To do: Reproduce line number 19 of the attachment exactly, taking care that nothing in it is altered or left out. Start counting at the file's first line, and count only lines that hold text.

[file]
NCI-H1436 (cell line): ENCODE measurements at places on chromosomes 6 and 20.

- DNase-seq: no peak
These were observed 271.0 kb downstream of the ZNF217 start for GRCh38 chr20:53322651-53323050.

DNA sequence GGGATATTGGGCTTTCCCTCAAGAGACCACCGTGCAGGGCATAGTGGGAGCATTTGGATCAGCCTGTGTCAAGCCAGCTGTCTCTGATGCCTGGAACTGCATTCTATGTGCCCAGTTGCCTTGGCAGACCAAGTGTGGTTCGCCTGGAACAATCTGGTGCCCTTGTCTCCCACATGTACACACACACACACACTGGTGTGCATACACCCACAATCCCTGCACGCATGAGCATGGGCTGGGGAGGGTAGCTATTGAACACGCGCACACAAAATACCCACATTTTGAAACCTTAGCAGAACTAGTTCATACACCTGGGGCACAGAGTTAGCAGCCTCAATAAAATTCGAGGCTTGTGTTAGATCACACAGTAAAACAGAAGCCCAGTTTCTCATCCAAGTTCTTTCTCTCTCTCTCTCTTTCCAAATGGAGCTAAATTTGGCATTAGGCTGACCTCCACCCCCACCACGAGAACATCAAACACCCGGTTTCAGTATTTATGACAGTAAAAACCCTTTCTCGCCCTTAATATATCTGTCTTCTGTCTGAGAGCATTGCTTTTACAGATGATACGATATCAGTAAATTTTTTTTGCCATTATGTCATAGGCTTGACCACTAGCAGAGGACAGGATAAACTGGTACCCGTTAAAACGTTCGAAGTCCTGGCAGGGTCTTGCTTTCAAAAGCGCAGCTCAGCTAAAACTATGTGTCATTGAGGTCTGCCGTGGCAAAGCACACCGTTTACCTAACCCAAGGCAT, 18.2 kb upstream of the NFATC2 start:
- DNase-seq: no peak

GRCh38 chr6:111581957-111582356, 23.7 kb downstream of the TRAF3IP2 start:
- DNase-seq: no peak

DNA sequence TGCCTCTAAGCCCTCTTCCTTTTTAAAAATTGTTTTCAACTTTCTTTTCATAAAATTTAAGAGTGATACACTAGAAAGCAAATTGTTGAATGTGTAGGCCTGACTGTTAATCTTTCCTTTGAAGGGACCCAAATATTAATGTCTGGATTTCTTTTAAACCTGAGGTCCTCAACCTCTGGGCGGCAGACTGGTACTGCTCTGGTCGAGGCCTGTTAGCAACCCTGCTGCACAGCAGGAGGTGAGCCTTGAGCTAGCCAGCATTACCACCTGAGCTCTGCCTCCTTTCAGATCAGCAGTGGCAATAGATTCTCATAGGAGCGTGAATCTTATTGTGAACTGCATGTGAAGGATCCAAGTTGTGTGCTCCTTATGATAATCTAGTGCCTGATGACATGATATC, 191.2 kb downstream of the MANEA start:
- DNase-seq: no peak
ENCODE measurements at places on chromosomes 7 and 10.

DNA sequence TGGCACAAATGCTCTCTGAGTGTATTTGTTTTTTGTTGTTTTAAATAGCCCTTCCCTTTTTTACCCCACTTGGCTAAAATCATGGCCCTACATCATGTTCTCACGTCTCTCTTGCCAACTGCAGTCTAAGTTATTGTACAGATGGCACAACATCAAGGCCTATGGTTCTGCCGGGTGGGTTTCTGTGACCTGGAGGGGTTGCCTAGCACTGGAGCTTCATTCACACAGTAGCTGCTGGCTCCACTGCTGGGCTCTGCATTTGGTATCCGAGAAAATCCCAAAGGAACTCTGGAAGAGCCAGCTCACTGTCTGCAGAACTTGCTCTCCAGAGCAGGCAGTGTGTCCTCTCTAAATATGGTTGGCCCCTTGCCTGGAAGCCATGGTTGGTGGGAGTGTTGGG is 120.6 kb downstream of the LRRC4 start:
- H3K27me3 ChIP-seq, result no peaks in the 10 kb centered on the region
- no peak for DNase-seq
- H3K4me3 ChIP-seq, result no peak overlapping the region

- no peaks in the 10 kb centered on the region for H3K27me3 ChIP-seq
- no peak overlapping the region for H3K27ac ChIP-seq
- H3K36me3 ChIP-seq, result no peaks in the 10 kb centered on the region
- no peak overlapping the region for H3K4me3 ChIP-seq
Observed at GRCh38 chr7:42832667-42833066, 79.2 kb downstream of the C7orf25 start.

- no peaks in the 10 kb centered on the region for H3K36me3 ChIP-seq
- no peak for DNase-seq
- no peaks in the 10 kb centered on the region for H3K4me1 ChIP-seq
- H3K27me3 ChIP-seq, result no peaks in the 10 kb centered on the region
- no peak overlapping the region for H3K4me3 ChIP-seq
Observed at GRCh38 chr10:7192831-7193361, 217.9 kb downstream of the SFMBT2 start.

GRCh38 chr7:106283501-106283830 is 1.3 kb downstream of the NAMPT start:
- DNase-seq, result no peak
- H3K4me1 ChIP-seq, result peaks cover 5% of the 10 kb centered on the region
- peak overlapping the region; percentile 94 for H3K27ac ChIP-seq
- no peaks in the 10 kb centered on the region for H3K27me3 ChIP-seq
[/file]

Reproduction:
Observed at GRCh38 chr7:42832667-42833066, 79.2 kb downstream of the C7orf25 start.